School board grudgingly agrees to put $25 million toward new Burke Mountain school; enrollment expected to dip this fall

‘We’re between a rock and a hard place’

School District #43 has five years to come up with $25 million to help pay for the forthcoming Burke Mountain Secondary/Middle School following a unanimous vote by the school board Tuesday evening.

“It’s not an easy decision,” said board chair Michael Thomas. “But at the same time, it is.”

While Thomas said he’d rather spend the money on staffing to support the most vulnerable students, he emphasized the community needs a school on Burke Mountain and, without it, the district will likely be on the hook for 40 portables over the next seven years. The cost of those portables would likely be $14 million, not factoring for inflation, according to the board’s secretary treasurer.


The district is planning to help foot the bill for the school with $10 million that was intended to pay for a 10-classroom addition at Scott Creek Middle School. The Ministry of Education has been advised that they would need to fund 100 percent of the Scott Creek Middle School expansion, “as we have no more funding for that,” noted school board chief financial officer Mohammed Azim.

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Thomas said he’d emphasized the district’s budget constraints during discussions with the Minister of Education Jennifer Whiteside.

“I did stress that we felt like we were being punished for getting our financial house in order,” Thomas said. “While she sympathized and understood, my understanding is the decision was made by treasury board and out of her control.”

The projected cost of the Burke Mountain school is now $145 million, an increase of approximately $30 million from two years earlier, Azim told the board.

However, failing to move ahead could jeopardize the entire project, he added.

“Additional costs . . . will far exceed the $25 million contribution,” Azim advised.

Azim recommended the board approve the expenditure: ““based on no other options I see.”

The province is expected to confirm the arrangement in April or May, according to Azim.

Not a portable solution

School trustees were united in their ambivalence about the project, with trustee Kerri Palmer Isaak explaining it’s inevitable the district will have to dip into its operating budget.

“I sure as heck would rather [the money] not go into portables,” she said.

However, Isaak raised an alarm about long-term ramifications.

“I’m very concerned that this is precedent setting on the part of the province in terms of funding schools,” she said.

“We’re between a rock and a hard place,” trustee Craig Woods said. “I think the best way forward is to work proactively and collaboratively with provincial government.”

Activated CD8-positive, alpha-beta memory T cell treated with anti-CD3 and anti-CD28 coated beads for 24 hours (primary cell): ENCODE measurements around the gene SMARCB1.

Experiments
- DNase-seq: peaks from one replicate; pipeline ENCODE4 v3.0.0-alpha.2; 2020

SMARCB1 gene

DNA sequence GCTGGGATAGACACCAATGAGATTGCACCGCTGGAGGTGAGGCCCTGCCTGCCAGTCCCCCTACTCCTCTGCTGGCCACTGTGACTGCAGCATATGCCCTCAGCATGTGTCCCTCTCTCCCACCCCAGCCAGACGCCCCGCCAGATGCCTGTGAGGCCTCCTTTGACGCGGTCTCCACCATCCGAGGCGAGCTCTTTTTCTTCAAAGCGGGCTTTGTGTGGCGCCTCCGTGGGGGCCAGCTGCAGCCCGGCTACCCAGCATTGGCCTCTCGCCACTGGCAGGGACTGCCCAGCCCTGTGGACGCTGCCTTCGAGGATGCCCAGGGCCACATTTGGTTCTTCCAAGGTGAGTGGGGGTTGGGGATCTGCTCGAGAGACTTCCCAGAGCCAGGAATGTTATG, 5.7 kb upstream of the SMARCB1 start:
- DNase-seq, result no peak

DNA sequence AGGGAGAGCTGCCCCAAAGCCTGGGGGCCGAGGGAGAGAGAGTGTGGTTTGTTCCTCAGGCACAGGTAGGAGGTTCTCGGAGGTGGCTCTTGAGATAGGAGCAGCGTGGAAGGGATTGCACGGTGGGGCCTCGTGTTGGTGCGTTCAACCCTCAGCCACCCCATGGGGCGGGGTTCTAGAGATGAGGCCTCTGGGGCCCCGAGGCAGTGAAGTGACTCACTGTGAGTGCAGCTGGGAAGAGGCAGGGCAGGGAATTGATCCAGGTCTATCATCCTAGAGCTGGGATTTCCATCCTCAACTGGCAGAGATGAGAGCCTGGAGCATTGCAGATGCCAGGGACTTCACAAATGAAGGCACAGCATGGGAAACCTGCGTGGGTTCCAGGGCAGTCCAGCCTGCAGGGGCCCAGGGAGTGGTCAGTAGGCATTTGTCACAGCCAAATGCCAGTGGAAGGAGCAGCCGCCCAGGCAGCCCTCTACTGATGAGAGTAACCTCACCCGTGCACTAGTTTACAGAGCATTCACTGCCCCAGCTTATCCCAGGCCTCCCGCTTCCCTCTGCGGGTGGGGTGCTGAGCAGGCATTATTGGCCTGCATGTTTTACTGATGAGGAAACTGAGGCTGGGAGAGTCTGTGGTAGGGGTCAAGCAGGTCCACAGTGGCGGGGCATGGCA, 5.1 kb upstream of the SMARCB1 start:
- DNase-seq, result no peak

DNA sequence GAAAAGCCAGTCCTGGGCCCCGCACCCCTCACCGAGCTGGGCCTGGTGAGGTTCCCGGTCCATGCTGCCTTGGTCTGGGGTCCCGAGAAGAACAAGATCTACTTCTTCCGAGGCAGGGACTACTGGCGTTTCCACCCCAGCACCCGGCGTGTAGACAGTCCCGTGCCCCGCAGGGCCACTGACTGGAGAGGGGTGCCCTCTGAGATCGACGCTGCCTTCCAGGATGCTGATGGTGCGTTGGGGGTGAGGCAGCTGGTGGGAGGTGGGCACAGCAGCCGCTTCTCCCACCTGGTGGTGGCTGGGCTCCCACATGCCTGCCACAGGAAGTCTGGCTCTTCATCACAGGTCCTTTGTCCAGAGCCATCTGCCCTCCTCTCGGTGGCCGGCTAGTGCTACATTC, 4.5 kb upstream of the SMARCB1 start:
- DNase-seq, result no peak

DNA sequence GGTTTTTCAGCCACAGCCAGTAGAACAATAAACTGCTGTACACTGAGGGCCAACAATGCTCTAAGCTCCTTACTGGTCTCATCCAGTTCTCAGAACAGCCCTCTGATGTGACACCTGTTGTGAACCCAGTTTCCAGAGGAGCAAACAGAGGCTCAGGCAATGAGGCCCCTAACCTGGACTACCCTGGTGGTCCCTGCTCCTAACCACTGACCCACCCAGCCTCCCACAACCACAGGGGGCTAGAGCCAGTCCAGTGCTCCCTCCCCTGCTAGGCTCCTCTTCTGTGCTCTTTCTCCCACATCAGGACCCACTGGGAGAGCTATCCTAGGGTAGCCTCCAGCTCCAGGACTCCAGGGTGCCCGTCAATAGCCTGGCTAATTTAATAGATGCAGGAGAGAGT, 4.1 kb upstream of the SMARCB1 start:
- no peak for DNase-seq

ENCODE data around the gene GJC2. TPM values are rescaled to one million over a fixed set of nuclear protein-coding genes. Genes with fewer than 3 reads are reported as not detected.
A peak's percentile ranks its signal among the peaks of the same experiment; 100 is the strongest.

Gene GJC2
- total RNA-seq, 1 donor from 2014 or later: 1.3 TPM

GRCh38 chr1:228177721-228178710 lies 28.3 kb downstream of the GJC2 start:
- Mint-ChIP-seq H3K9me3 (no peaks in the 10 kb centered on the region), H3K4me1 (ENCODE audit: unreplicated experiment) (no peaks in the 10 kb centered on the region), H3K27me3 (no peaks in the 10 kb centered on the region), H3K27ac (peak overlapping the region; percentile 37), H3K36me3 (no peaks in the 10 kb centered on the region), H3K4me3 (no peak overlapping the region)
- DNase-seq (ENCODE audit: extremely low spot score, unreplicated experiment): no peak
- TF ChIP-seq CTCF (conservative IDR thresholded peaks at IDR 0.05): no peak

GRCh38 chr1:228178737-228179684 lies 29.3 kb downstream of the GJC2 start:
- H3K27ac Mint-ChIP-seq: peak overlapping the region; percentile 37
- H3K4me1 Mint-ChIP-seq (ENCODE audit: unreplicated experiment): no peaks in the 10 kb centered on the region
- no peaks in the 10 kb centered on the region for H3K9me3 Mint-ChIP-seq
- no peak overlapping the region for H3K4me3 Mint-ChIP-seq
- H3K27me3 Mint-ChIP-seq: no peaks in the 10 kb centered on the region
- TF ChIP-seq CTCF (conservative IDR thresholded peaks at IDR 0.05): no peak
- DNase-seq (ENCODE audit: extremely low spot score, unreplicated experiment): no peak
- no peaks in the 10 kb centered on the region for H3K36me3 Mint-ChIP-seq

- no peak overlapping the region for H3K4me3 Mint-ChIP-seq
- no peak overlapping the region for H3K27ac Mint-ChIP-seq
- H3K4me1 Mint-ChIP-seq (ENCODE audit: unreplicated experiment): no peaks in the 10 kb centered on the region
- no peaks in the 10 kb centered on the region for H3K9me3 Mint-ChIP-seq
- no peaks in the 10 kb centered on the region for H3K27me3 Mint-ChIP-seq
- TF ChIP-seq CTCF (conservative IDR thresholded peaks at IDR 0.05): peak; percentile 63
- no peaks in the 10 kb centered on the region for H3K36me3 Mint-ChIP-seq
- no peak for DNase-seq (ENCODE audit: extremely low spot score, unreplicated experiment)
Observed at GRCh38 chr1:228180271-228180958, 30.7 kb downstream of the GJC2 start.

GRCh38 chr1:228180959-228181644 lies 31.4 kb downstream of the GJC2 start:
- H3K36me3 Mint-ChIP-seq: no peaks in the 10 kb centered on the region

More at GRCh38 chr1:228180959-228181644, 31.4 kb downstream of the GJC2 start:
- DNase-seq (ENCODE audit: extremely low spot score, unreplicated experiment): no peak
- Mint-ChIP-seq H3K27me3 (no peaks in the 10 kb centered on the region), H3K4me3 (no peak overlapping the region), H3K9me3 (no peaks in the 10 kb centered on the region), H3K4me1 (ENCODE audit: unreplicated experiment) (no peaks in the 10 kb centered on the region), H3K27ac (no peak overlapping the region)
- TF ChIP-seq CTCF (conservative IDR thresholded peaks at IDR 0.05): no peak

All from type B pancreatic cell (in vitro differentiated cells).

A good working relationship should help set up future projects, Woods explained.


Asked whether the new school would be mass timber, Azim outlined multiple challenges, suggesting the planned 2026 opening could be delayed.

“Building mass timber on top of a mountain in a city that typically doesn’t build mass timbers . . . there’s a bit of a challenge when it comes to that,” Azim said.


Coun. Lisa Park questioned why the province required a $3 million contribution to help fund a new $102.7 West Kelowna school.

“It’s so unfair,” she said.

Kelowna operates in a “completely different capital planning universe,” according to Azim, noting several projects have been prioritized in District #43.

Enrollment expected to drop in 2022/23 school year

All told, there may be about 247 fewer students in School District #43 classrooms this fall, according to a presentation from assistant superintendent Gerald Shong.

Shong’s calculations are based on several factors including the number of graduating students, K-12 enrolment, and the number of students being homeschooled or entering online learning programs.

B.C.’s Ministry of Education forecast a smaller drop in enrolment, predicting about 147 fewer students in School District #43 this fall.

Given that the number of students provides the foundation for the school district’s annual budget, the district is planning to proceed based on the ministry’s figures, according to Shong.

“To ensure that we receive full funding . . . we are going to submit the number that the ministry did,” he said during Tuesday’s school board meeting.

Learning from home

Enrolment has been affected by the students in Apex, an online learning program in which students meet with teachers one-on-one for about 1 hour every two weeks.

Typically, there are about 15 district students being homeschooled each year. Last year there were 60 district students being homeschooled, down from 85 the previous school year.

“We’re hoping they return to school as things improve [with the pandemic],” Shong said.

In the long-term, enrolment should increase as the northeast part of the school district is developed and as more families move into the developments along the SkyTrain line, according to Shong.

Fewer students could mean less funding and more challenges, noted school board chair Michael Thomas.

“I’m a little nervous because your numbers are always so accurate,” Thomas told Shong. “For once . . . I hope you’re off.”

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